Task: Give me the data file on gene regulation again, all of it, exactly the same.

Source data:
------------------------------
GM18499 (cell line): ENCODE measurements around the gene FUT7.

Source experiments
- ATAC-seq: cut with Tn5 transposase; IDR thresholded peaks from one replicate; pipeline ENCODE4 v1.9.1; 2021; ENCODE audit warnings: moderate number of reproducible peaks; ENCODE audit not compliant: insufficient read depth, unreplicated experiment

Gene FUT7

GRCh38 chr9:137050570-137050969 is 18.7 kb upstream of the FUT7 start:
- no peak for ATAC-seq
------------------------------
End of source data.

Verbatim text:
GM18499 (cell line): ENCODE measurements around the gene FUT7.

Source experiments
- ATAC-seq: cut with Tn5 transposase; IDR thresholded peaks from one replicate; pipeline ENCODE4 v1.9.1; 2021; ENCODE audit warnings: moderate number of reproducible peaks; ENCODE audit not compliant: insufficient read depth, unreplicated experiment

Gene FUT7

GRCh38 chr9:137050570-137050969 is 18.7 kb upstream of the FUT7 start:
- no peak for ATAC-seq